Wireless Charging: Where We’re At


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Wireless charging is having its moment. The ability to charge one’s phone without the hassle of finding a charging cable and an outlet may seem like a pipe dream, but the world’s biggest companies are all scrambling to bring wireless charging – a.k.a. inductive charging – into mass adoption. From tech giants like Apple and Samsung to outsiders like IKEA and, most recently, Disney, companies of various industries are committed to making wireless charging a reality in order to keep up with our growing consumption of smartphones and other portable electronics.

While tech companies often seem to come up with products no one asked for or needs (Apple Watch, anyone?), wireless charging is a practical technology that has reached peak buzz. According to IHS Inc., consumer awareness of wireless charging technology doubled (to 76%) in 2015. The graph below, from Google Trends, further illustrates the rising interest in wireless charging over the last 5 years in the United States:

Consumers are not only aware of the notion of wireless charging, they’re positively demanding it. Google’s Keyword Planner tool indicates that the keyword “wireless chargers” is googled a whopping 27,100 times per month in the US alone! “Wireless charging” isn’t far behind, with an average of 14,800 monthly searches. Similarly, “qi wireless charging” – the leading wireless charging standard that allows you to charge a compatible device’s battery through induction transfer by placing the device on top of a wireless pad – is also gaining popularity with 6,600 searches per month.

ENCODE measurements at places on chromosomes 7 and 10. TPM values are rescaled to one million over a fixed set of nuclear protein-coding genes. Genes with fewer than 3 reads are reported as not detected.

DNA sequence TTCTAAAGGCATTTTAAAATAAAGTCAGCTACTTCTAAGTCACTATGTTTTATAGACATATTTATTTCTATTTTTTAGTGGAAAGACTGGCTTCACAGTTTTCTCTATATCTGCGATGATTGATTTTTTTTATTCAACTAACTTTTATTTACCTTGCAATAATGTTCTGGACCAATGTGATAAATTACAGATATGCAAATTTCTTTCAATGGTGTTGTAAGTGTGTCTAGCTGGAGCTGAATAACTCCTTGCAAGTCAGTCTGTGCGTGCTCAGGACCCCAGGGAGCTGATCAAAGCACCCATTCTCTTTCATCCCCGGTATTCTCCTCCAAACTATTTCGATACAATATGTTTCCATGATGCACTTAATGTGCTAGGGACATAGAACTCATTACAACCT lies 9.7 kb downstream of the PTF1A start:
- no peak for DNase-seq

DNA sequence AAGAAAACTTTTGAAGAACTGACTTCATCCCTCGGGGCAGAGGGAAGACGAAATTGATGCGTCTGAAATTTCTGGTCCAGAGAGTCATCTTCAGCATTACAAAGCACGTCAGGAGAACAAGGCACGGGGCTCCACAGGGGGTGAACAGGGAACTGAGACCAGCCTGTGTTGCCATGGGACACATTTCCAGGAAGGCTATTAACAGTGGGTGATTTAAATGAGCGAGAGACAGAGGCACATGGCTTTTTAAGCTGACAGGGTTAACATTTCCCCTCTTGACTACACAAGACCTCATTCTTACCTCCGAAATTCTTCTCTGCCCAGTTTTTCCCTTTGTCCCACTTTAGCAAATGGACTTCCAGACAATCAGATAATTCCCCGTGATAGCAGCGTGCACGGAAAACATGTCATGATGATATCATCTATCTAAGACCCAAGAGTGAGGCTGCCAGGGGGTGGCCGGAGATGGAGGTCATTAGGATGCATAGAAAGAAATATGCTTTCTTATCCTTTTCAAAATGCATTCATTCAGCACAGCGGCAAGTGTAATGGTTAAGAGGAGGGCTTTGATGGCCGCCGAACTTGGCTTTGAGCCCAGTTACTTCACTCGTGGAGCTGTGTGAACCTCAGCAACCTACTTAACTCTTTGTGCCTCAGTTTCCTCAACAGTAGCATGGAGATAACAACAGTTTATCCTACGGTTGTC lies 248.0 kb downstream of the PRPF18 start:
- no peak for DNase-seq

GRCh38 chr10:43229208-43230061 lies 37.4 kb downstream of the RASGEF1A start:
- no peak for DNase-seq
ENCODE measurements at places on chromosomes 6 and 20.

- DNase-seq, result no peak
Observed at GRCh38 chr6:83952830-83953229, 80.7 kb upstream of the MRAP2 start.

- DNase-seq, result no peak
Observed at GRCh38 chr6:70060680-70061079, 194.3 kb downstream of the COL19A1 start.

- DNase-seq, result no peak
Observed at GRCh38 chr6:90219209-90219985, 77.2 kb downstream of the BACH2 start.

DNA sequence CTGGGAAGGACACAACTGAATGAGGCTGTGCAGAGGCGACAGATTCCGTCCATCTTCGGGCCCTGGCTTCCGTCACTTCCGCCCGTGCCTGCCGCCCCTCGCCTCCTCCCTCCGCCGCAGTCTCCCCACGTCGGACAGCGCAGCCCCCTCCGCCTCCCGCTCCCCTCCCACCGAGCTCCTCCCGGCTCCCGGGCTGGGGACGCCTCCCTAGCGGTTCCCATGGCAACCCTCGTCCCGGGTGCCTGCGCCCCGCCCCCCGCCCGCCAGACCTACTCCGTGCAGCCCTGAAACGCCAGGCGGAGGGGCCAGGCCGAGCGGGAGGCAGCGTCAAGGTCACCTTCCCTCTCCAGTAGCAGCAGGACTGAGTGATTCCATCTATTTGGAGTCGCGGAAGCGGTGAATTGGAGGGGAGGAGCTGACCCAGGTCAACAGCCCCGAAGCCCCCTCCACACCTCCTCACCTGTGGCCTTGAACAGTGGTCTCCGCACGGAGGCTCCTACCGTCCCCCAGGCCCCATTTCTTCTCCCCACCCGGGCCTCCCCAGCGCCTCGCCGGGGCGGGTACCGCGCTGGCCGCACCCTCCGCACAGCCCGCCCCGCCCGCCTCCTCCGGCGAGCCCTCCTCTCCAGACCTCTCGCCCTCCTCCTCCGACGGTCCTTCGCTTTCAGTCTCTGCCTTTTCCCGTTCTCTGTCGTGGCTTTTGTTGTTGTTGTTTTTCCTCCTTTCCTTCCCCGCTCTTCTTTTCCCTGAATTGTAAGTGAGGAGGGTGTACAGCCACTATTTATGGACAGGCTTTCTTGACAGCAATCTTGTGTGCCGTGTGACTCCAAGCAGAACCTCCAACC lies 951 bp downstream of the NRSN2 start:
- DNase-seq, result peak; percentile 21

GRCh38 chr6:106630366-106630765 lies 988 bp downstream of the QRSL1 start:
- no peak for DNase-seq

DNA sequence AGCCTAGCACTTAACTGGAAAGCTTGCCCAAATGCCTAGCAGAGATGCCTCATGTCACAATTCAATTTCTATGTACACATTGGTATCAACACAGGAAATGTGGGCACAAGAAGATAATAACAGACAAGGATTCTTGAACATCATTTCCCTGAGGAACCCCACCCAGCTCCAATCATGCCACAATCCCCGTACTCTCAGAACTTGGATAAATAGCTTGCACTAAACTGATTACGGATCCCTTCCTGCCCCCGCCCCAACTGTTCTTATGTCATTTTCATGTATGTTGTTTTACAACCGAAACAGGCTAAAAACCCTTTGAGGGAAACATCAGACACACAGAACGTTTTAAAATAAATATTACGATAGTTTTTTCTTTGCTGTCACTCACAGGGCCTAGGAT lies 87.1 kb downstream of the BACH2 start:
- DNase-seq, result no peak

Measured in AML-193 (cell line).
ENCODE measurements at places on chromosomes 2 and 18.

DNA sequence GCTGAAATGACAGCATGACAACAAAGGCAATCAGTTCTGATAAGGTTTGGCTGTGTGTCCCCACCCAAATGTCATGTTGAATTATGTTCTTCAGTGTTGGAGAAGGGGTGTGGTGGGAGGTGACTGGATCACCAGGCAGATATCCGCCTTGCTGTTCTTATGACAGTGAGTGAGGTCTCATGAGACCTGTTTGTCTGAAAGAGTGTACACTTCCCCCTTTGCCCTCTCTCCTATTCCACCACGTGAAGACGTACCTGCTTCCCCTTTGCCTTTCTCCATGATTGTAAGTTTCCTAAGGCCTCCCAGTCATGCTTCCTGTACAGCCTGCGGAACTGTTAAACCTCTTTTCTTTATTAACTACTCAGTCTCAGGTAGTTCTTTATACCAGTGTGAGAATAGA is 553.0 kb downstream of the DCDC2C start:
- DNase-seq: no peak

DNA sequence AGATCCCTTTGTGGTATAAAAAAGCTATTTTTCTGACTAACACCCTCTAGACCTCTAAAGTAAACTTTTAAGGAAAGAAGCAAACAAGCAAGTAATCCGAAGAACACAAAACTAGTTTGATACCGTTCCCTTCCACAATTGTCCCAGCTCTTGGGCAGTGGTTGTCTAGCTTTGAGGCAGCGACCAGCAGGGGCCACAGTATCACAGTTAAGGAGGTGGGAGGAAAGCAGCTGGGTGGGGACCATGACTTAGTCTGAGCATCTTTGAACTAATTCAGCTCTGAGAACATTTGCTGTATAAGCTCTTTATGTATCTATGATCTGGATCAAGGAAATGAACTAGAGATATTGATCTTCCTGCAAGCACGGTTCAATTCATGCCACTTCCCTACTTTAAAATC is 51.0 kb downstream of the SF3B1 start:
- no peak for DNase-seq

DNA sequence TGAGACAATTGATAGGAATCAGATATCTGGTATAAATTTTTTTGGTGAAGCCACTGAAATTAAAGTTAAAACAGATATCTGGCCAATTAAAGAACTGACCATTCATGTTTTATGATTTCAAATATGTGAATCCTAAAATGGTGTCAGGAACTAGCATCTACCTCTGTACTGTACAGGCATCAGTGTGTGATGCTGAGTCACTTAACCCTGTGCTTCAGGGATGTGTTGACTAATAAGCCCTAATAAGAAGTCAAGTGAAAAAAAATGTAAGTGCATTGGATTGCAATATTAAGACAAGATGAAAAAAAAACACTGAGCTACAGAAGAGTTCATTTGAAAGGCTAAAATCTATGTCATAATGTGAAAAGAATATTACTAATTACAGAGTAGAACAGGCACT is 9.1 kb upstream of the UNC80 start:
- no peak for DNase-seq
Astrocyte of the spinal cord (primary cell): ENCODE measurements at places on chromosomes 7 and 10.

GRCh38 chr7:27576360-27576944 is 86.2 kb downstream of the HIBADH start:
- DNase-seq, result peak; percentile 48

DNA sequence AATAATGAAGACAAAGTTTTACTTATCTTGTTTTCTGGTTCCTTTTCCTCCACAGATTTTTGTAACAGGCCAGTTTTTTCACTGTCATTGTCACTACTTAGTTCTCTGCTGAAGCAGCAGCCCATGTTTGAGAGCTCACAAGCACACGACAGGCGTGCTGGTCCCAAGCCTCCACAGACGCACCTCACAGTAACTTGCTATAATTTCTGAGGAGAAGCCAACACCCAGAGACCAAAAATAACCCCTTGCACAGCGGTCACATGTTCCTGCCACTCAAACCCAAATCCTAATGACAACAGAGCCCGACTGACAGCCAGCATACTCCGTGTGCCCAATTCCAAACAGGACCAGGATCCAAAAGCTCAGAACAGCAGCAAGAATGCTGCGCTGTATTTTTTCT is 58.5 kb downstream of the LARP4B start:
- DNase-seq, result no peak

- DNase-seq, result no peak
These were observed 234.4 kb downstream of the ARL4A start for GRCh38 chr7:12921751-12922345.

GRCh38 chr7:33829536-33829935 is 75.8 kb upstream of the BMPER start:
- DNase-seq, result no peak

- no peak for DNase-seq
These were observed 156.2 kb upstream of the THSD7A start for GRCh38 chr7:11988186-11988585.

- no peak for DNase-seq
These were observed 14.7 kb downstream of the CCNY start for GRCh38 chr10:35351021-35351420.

IHS Technology analyst Vicky Yussuff recently revealed in a USA Today interview that 90% of the consumers IHS has surveyed said they want a wireless charging feature on their next mobile device. She also stated that shipments of wireless charging devices grew by 40% in 2016 and that she expects more than 350 million wireless-charging-capable receiver units to ship worldwide in 2017.

Samsung’s wireless charging pad with Qi inductive charging technology

Wireless charging devices and systems have been dominating a lot of the tech news headlines. In February 2017, Disney Research unveiled a volumetric wireless power system that can wirelessly charge hundreds of devices (provided the devices are all in a single room lined with aluminum panels!):



While the wireless charging room is far from a feasible (or affordable) solution, mobile phone creators Samsung and Apple appear to aiming for a wider adoption of wireless charging technologies. Samsung recently announced that wireless charging will be a standard feature in its new phones, and Apple’s upcoming iPhone 8 is rumored to include wireless charging capabilities as well. The tech giant also recently announced it joined the Wireless Power Consortium, joining Samsung, Lenovo, LG, HTC, Huawei, Sony and Nokia.

While some consumers patiently wait for tech innovators to create wireless charging rooms, others are heading to their local Starbucks for a cordless top off. Powermat, the current leader in wireless power, has grown its wireless footprint to 12,000 public venues. Its biggest partner, Starbucks, began a national roll-out of the Powermat inductive charging pads in 2014 and shows no signs of slowing down its adoption.

Starbucks brings wireless phone charging mats directly to their customers

Even though it’s been around since the 90s, wireless charging has yet to become a mass-adopted technology in the consumer electronics market. Perhaps 2017 will be the year that pushes wireless charging into the mainstream.